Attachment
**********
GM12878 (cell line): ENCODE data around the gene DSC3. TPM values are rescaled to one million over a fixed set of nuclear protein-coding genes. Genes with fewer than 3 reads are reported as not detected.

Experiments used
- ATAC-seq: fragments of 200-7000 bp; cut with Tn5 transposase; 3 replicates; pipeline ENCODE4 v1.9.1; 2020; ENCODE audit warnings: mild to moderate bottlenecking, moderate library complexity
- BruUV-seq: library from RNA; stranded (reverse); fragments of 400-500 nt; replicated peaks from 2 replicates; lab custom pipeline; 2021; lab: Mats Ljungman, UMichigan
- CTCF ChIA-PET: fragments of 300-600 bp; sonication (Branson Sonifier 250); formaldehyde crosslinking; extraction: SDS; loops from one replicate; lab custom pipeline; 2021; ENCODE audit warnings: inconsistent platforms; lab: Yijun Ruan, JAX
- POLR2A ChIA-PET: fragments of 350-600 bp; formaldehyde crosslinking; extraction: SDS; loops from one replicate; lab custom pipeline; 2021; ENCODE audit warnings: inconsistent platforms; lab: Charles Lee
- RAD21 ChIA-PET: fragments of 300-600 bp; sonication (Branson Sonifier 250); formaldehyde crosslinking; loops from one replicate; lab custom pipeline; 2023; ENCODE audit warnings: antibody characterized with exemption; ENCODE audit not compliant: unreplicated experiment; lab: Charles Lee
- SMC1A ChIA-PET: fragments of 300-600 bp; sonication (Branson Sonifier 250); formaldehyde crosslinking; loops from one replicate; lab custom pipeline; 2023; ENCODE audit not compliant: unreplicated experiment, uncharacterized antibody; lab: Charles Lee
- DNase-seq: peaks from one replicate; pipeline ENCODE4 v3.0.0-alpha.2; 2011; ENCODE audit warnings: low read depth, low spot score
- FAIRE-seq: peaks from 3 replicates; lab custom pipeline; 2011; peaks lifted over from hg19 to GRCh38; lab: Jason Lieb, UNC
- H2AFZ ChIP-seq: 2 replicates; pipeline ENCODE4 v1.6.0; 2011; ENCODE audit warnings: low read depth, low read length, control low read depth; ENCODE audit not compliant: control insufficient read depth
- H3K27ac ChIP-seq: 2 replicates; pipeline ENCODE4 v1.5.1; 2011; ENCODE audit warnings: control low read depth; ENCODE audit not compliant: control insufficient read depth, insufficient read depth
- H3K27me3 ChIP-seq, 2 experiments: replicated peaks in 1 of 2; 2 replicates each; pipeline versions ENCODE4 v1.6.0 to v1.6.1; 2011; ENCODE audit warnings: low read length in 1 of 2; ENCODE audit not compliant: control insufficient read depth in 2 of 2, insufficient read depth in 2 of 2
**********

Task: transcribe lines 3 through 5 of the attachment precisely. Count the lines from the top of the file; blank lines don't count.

- ATAC-seq: fragments of 200-7000 bp; cut with Tn5 transposase; 3 replicates; pipeline ENCODE4 v1.9.1; 2020; ENCODE audit warnings: mild to moderate bottlenecking, moderate library complexity
- BruUV-seq: library from RNA; stranded (reverse); fragments of 400-500 nt; replicated peaks from 2 replicates; lab custom pipeline; 2021; lab: Mats Ljungman, UMichigan
- CTCF ChIA-PET: fragments of 300-600 bp; sonication (Branson Sonifier 250); formaldehyde crosslinking; extraction: SDS; loops from one replicate; lab custom pipeline; 2021; ENCODE audit warnings: inconsistent platforms; lab: Yijun Ruan, JAX